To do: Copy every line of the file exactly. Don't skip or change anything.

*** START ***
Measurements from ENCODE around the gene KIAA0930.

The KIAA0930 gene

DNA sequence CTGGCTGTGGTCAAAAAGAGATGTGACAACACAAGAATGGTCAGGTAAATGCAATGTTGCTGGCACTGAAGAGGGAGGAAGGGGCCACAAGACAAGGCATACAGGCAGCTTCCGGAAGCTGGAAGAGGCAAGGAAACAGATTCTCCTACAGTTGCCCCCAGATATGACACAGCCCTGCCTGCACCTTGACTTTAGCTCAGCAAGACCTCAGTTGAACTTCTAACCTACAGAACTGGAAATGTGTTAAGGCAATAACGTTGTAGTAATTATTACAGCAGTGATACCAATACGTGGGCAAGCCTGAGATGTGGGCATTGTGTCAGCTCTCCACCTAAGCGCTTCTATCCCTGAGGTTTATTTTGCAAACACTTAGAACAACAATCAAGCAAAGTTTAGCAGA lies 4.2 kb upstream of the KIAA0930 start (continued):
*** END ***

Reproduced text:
Measurements from ENCODE around the gene KIAA0930.

The KIAA0930 gene

DNA sequence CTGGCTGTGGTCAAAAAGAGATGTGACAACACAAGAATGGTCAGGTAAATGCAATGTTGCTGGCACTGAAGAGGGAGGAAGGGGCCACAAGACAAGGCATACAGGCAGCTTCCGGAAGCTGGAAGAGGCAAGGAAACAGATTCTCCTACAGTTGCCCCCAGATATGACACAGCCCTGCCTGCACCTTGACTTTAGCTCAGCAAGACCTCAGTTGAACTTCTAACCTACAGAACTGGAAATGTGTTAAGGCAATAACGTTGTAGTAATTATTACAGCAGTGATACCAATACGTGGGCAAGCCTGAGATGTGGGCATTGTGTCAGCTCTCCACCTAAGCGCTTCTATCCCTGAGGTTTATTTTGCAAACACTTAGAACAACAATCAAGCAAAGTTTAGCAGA lies 4.2 kb upstream of the KIAA0930 start (continued):